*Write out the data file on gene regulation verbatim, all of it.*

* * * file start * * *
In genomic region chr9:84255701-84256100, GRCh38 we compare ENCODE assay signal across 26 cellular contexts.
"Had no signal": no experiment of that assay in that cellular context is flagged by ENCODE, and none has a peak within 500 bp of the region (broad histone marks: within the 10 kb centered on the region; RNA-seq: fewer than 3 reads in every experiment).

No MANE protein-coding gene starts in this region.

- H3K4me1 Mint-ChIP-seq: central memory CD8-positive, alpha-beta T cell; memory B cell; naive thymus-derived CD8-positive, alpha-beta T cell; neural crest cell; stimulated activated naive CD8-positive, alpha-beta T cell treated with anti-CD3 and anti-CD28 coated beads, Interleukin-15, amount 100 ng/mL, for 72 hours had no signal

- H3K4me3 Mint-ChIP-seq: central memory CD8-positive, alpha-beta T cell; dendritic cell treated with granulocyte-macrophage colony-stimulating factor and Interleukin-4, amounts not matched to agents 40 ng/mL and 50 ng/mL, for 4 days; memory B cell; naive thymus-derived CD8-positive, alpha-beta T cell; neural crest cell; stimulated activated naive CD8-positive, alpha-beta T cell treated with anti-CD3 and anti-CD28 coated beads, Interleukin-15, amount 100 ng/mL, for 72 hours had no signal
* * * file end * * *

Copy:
In genomic region chr9:84255701-84256100, GRCh38 we compare ENCODE assay signal across 26 cellular contexts.
"Had no signal": no experiment of that assay in that cellular context is flagged by ENCODE, and none has a peak within 500 bp of the region (broad histone marks: within the 10 kb centered on the region; RNA-seq: fewer than 3 reads in every experiment).

No MANE protein-coding gene starts in this region.

- H3K4me1 Mint-ChIP-seq: central memory CD8-positive, alpha-beta T cell; memory B cell; naive thymus-derived CD8-positive, alpha-beta T cell; neural crest cell; stimulated activated naive CD8-positive, alpha-beta T cell treated with anti-CD3 and anti-CD28 coated beads, Interleukin-15, amount 100 ng/mL, for 72 hours had no signal

- H3K4me3 Mint-ChIP-seq: central memory CD8-positive, alpha-beta T cell; dendritic cell treated with granulocyte-macrophage colony-stimulating factor and Interleukin-4, amounts not matched to agents 40 ng/mL and 50 ng/mL, for 4 days; memory B cell; naive thymus-derived CD8-positive, alpha-beta T cell; neural crest cell; stimulated activated naive CD8-positive, alpha-beta T cell treated with anti-CD3 and anti-CD28 coated beads, Interleukin-15, amount 100 ng/mL, for 72 hours had no signal